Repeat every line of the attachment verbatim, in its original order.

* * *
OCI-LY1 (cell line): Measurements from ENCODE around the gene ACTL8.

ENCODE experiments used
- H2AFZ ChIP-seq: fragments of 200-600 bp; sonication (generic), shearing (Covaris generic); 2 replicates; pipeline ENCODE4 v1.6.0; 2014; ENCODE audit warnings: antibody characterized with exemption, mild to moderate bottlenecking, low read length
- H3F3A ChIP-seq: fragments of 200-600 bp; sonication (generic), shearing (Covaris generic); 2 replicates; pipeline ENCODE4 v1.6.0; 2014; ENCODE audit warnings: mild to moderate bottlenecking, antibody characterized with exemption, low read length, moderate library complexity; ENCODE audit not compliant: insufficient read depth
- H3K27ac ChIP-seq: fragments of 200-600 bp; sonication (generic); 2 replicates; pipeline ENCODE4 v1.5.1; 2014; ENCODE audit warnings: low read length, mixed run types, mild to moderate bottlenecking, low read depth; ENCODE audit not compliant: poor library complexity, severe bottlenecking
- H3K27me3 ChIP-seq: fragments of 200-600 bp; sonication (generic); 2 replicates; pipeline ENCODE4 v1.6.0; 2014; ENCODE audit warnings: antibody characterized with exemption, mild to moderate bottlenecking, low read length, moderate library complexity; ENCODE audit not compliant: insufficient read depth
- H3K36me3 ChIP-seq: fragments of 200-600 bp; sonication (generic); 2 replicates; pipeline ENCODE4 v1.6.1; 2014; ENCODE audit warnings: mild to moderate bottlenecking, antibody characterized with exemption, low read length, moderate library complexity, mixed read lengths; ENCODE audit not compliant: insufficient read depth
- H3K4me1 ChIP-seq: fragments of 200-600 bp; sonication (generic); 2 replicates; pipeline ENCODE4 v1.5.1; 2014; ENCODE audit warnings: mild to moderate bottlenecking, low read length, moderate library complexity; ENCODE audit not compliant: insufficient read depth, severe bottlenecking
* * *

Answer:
OCI-LY1 (cell line): Measurements from ENCODE around the gene ACTL8.

ENCODE experiments used
- H2AFZ ChIP-seq: fragments of 200-600 bp; sonication (generic), shearing (Covaris generic); 2 replicates; pipeline ENCODE4 v1.6.0; 2014; ENCODE audit warnings: antibody characterized with exemption, mild to moderate bottlenecking, low read length
- H3F3A ChIP-seq: fragments of 200-600 bp; sonication (generic), shearing (Covaris generic); 2 replicates; pipeline ENCODE4 v1.6.0; 2014; ENCODE audit warnings: mild to moderate bottlenecking, antibody characterized with exemption, low read length, moderate library complexity; ENCODE audit not compliant: insufficient read depth
- H3K27ac ChIP-seq: fragments of 200-600 bp; sonication (generic); 2 replicates; pipeline ENCODE4 v1.5.1; 2014; ENCODE audit warnings: low read length, mixed run types, mild to moderate bottlenecking, low read depth; ENCODE audit not compliant: poor library complexity, severe bottlenecking
- H3K27me3 ChIP-seq: fragments of 200-600 bp; sonication (generic); 2 replicates; pipeline ENCODE4 v1.6.0; 2014; ENCODE audit warnings: antibody characterized with exemption, mild to moderate bottlenecking, low read length, moderate library complexity; ENCODE audit not compliant: insufficient read depth
- H3K36me3 ChIP-seq: fragments of 200-600 bp; sonication (generic); 2 replicates; pipeline ENCODE4 v1.6.1; 2014; ENCODE audit warnings: mild to moderate bottlenecking, antibody characterized with exemption, low read length, moderate library complexity, mixed read lengths; ENCODE audit not compliant: insufficient read depth
- H3K4me1 ChIP-seq: fragments of 200-600 bp; sonication (generic); 2 replicates; pipeline ENCODE4 v1.5.1; 2014; ENCODE audit warnings: mild to moderate bottlenecking, low read length, moderate library complexity; ENCODE audit not compliant: insufficient read depth, severe bottlenecking